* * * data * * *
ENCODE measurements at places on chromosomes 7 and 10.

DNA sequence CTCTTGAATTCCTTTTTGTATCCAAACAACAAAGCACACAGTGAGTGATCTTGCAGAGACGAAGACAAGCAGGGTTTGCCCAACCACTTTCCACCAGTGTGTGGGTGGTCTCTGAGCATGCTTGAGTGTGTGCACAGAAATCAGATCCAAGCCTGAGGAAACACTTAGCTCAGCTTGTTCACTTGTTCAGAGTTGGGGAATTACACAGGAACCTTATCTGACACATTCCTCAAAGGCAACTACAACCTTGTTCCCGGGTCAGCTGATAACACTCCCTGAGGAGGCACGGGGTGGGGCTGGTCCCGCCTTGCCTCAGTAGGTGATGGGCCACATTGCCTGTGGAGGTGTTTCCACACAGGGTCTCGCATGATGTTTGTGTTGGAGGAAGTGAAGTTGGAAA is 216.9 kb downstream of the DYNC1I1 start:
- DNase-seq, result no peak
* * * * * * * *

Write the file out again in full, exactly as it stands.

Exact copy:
ENCODE measurements at places on chromosomes 7 and 10.

DNA sequence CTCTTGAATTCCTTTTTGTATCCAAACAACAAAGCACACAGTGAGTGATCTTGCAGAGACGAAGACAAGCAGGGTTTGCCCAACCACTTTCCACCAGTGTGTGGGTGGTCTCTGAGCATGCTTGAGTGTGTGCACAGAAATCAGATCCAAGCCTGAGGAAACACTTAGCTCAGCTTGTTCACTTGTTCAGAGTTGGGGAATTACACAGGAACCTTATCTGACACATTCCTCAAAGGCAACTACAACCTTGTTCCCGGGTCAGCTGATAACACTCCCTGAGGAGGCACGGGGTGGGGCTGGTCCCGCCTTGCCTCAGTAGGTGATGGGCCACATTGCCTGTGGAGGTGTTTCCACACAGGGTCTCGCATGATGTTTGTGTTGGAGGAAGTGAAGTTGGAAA is 216.9 kb downstream of the DYNC1I1 start:
- DNase-seq, result no peak